6. A pallet for handling materials, said pallet comprising a board, and a plurality of spacers secured to the bottom thereof, each of said spacers being bent in zigzag formation, and the overall width of each zigzag spacer being substantial relative to the size of the pallet, the collateral zigzag spacers being interrupted at two points along their length to form gaps.

7. An expendable pallet for handling materials, said pallet comprising a corrugated paper platform, a plurality, say three or four, of collateral spacers cemented to the bottom thereof, each of said spacers being made up of multiple plies of corrugated paper board bent in zigzag formation, the spacing between said spacers being so dimensioned as to receive the forks of a fork truck. and the collateral zigzag spacers being interrupted at two points along their length to form gaps which are wide enough and spaced apart at a spacing suitable to receive the forks of a fork truck, whereby the fork of a fork truck may enter said pallet at any of its four edges.

8. An expendable pallet for handling materials, said pallet comprising two boards and a plurality of collateral spacers secured between said boards, each of said spacers being bent in zigzag formation, the overall width of said zigzag spacers being substantial relative to the size of the pallet, and the structure being symmetrical so that either of said boards may be used as an elevated platform or deck while the other of said boards acts as a base, the collateral zigzag spacers being interrupted at two points along their length to form gaps.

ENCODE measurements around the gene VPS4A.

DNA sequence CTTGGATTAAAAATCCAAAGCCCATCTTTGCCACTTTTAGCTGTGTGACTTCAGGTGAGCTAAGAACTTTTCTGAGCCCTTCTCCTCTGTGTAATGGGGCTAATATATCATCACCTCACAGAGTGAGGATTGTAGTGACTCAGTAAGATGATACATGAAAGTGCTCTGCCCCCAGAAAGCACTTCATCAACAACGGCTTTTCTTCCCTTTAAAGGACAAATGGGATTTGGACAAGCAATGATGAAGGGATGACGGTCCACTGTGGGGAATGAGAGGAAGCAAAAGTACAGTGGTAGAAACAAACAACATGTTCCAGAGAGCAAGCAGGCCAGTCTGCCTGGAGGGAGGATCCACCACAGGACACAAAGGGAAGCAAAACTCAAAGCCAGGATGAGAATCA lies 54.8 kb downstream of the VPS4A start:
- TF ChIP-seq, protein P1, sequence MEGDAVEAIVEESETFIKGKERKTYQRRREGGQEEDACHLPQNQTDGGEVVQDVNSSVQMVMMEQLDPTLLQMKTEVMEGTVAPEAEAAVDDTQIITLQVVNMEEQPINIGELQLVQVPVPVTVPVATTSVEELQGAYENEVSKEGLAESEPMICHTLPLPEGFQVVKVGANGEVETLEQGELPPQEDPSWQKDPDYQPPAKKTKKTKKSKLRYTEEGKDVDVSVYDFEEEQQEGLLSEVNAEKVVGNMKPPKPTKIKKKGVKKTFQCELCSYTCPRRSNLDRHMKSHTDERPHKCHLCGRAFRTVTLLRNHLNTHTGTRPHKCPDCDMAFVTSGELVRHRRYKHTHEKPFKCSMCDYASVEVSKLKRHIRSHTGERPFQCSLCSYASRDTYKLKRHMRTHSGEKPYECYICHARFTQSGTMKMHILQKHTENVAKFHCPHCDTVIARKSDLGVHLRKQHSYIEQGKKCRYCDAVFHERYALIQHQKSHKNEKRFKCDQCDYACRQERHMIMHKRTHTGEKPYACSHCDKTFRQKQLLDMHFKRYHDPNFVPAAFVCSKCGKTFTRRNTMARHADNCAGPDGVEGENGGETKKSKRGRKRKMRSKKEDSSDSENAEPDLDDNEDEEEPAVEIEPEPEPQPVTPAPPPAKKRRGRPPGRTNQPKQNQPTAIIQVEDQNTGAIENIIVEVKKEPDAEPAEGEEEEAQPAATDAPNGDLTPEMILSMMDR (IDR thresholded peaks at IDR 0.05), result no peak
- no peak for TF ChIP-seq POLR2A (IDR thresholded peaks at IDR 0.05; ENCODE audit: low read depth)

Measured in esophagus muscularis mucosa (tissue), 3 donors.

WALTER M. PERRY. FAIRFIEID S. PERRY.

REFERENCES CITED The following references are of record in the file of this patent:

UNITED STATES PATENTS

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Referenced by
Citing PatentFiling datePublication dateApplicantTitle
US2644777 *Apr 5, 1950Jul 7, 1953Narmco IncComposite structural material
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US3135228 *Jan 27, 1961Jun 2, 1964Woodkor CorpPallet construction
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US3446692 *Jun 1, 1964May 27, 1969Pullman IncInsulated panel and method of making same
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Classifications
U.S. Classification108/51.3, 108/57.1, 156/292, 156/281, 156/300
International ClassificationB65D19/00
Cooperative ClassificationB65D2519/00054, B65D2519/00318, B65D2519/00562, B65D2519/00557, B65D2519/00333, B65D2519/00089, B65D19/0028, B65D2519/00019, B65D2519/00273, B65D2519/00288, B65D2519/00278, B65D19/0026, B65D2519/00343, B65D2519/00373, B65D2519/00348, B65D2519/00378, B65D2519/00323, B65D19/0012
European ClassificationB65D19/00C1B4C1, B65D19/00C1B2A, B65D19/00C1B4C3